We got into our car and moved out of this place as we had to go Dawki - Which means we need to come to that V junction and now take the other route. In that way, we stopped for having brunch at a small place. This road is very scenic with mountains and hills, you can see white cotton-clouds looming in between.
Indeed, we were amazed by the quality of the roads, and the road to Dawki is the idyllic hill drive (till last 5 KMs before it starts showing wear and tear due to heavy vehicles). At first, I thought this was the result of tourism but later learned that this had more to do with the area’s economic importance of the limestone and coal mines.
Some beautiful paths can’t be discovered without self driving or getting lost.
The cool, wet airbrushes over your face and lush greenery around refreshes and revitalizes you as it enters your body. Dawki is a small village and its main attraction is the Umngot River that marks the natural separation between the Khasi and the Jaintia Hills. The river can be crossed by a suspension bridge that connects India to Bangladesh and facilitates trade between the two nations.
This place is very famous for the emerald green transparent river which I was excitingly waiting for but due to rains, it was very disappointing. Many people did say that but I was adamant to see through my eyes :)….my bad-luck. People take boat rides there in season. We crossed the bridge and went to see Tamabil(Indo-Bangladesh border) where road condition was extremely bad. Big trucks were waiting for their turn in 2-3 lanes leaving only one lane to allow the vehicles to pass-by from either side. We reached near the border, parked our vehicle but on our return, it was almost 1-hour wait as no vehicles were able to move.
With great difficulty, we were able to come out of that area and zoomed towards Mawlynnong- the cleanest village in Asia. This part of the drive is again very scenic with the different terrain we first went to skywalk machan at Nohwett. It was altogether different experience climbing the bamboo ladder. From there we can see 6 waterfalls.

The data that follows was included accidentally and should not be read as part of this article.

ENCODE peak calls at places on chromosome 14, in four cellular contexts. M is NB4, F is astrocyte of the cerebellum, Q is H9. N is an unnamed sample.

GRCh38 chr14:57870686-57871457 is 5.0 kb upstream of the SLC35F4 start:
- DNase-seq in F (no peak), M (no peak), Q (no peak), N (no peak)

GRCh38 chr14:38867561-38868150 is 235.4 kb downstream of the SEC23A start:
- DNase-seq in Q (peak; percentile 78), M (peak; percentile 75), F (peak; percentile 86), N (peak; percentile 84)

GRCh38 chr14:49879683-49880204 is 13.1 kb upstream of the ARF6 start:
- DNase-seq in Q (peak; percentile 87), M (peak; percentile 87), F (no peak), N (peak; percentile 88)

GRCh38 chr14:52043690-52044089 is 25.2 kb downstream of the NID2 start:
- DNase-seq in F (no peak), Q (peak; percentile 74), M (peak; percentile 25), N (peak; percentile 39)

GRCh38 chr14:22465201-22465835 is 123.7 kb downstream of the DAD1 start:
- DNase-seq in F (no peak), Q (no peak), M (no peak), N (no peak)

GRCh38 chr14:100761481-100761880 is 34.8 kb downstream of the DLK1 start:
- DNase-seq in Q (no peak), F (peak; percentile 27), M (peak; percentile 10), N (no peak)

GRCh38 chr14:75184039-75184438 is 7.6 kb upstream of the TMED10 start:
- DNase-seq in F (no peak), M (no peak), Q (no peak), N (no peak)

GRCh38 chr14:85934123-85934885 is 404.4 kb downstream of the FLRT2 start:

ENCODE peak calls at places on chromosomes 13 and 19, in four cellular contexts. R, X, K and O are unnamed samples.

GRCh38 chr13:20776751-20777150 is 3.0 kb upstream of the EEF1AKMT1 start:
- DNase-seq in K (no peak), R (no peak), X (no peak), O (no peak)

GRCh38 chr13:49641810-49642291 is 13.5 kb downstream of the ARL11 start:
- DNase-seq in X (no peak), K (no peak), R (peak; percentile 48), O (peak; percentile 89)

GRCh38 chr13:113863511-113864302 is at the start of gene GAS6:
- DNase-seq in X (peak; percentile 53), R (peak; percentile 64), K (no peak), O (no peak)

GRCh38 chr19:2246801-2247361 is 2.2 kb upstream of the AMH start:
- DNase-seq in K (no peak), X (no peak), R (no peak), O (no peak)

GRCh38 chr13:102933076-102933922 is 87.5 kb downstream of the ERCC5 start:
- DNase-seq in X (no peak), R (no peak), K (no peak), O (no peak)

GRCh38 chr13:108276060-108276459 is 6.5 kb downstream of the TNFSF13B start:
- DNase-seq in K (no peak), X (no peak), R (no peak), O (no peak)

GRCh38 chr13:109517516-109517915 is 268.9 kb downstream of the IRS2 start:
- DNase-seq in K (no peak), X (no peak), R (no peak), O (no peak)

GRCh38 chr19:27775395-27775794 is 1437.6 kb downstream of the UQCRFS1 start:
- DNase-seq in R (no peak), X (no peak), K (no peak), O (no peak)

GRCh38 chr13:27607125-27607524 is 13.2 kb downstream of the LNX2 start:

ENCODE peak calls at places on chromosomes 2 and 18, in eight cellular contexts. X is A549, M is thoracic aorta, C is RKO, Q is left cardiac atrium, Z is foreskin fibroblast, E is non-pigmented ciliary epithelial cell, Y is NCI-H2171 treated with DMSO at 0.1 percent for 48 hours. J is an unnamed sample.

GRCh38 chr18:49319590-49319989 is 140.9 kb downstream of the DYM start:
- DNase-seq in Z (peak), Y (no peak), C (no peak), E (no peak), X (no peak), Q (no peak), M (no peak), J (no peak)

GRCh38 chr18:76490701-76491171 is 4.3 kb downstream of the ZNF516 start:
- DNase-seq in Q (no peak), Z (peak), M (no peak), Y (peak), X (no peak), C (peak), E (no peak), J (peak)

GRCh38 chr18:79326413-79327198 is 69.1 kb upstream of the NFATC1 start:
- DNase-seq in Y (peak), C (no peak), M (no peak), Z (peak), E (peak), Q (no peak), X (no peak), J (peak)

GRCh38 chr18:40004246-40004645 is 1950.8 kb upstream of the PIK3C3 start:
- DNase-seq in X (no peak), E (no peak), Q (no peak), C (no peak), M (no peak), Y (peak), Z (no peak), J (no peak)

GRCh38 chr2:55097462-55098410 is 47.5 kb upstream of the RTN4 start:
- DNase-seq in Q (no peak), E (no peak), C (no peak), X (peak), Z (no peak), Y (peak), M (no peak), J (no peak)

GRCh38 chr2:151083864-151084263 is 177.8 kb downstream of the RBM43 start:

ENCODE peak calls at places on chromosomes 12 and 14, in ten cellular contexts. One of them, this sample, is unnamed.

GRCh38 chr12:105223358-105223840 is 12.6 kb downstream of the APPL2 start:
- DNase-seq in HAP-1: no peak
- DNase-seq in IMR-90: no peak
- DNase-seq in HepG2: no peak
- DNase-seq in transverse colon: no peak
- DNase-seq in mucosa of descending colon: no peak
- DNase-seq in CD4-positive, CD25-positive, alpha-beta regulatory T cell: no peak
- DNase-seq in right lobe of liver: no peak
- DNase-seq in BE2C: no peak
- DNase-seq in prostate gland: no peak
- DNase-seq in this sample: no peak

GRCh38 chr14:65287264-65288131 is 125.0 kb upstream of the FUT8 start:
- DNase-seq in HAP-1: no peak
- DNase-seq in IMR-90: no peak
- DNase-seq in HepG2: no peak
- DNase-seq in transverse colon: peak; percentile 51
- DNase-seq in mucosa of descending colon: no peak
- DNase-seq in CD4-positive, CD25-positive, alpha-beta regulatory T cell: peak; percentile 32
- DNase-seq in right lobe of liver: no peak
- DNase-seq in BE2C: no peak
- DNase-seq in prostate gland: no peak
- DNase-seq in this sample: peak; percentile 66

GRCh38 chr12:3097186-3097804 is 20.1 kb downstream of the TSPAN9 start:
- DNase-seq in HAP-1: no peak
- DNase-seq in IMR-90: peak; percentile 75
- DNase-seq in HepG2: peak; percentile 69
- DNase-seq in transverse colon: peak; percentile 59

Then came towards Mawlynnong which is also said to be gods own garden. When we reached there it was almost getting dark, we went near the stream gushing down and climbed up to their village which is very neat; avoided their living root bridge as it would turn completely dark. There we had some noodles and hit the road back to Cherrapunji.
After some hour nature starts to hide and seek game with fog and it was dense enough that we could hardly see anything in 10 meters; very poor visibility which is difficult to explain people living in plains. We tried following the tail-light of other vehicles but in vain - could not match up with their speed. Then we decided to maintain our 10-20Km speed by keeping two tires in between the white midline demarcation.
Only when any vehicle used to come from the opposite side we use to go to side otherwise back again in the same way. At one point, it was so stressful, that I told Santanu to pull over and move the vehicle off the road; sleep inside the car only rather than taking risk of 3 lives. I really panicked and repented of my decision of going to Dawkii. But now Santanu was quite confident and continued driving at very low speed. At one point we got one cab whom we could follow for last 45 min. and was able to maintain pace with him.
“Driving car at that night was you never see beyond your headlight, but you finish your trip that way”.
From here Cherrapunji was not far, once entering the city we made a call to hotel people for their direction and requested them to keep dinner ready for 3 of us. (this part had poor connectivity with phones but somehow SMS worked). On reaching their one good thing was fog was not there and the second thing we realized that booking we made in the hotel is further 19 KMs from the city. Around 10 KMs of the road was pretty bad near the hotel. Finally, it was almost 10 PM when we reached the hotel.
Stay:- Cherrapunji Holiday Resort. (Breakfast and dinner includedwithin price)comments powered by Disqus